He didn’t make the team. Three days of tryouts, drills, and tired bones. Three days of holding my breath every time he took the field. Optimism has turned to defeat.
And I can’t fix it.
When he was little, and broke his Thomas the Tank Engine train track, I fixed it. When he scraped his knee in the driveway, I fixed it. That’s what mom’s do. That’s our job. But not this time. This time, I’m paralyzed. I’m standing here, wanting to make it all okay, wanting to make his pain go away. And I can’t.
I saw the look on his face, as he walked up the front steps; head down, eyes red. He ran past me up to his room, while his father shook his head, “no” — and my heart sank.
He didn’t make the team.
I knew there was a lesson in here somewhere. I knew what I needed to tell him, what he needed to hear. I knew, in this moment, he didn’t need an “attaboy” for even trying, or a “better luck next time.” No, my son needed to know I was sad, too. He needed a few minutes alone, in his room, to process his feelings. He didn’t need me running up after him and giving him a hug, or telling him it would all be alright. Because it wasn’t.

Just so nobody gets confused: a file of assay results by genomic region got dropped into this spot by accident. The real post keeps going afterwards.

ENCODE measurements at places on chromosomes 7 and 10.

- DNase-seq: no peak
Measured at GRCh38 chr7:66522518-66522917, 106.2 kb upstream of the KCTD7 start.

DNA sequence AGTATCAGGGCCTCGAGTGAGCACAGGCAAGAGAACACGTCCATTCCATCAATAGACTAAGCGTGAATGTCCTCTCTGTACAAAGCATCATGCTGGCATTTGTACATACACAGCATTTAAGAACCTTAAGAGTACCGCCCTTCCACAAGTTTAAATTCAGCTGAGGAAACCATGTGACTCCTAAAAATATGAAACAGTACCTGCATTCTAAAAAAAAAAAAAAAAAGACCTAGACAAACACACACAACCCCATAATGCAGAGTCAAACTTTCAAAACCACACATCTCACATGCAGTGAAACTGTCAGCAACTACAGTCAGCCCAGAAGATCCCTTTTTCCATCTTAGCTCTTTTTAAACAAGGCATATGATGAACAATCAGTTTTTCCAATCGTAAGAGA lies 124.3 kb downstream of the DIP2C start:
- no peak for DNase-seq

He had the right to feel pain, to feel disappointed, angry, sad…he had a right to every one of those emotions. I knew once he took some time, he’d come down and we’d talk about it. And we did.
I told him that I was proud of him for putting himself out there – to try for something he was passionate about, even though he knew there were other kids on the team who’d played for years, who’d played on travel teams, and been to baseball camps. It was competitive. He didn’t make the cut. It happens in school, in sports, in life…sometimes you just don’t make the cut.
But the true test of character, is in the rising back up, every time you fall. It’s about never giving up, trying your best, knowing sometimes you won’t prevail, but trying anyway – with your whole heart.
And my kid has heart. So he’ll eventually shake this defeat off, as he’s done before. And he’ll rise. And he’ll do what he always does – work harder, practice, and never stop trying.
And I will continue to praise his successes, mentor and coach him through the obstacles, and accept that sometimes, I just can’t fix things. And that’s ok.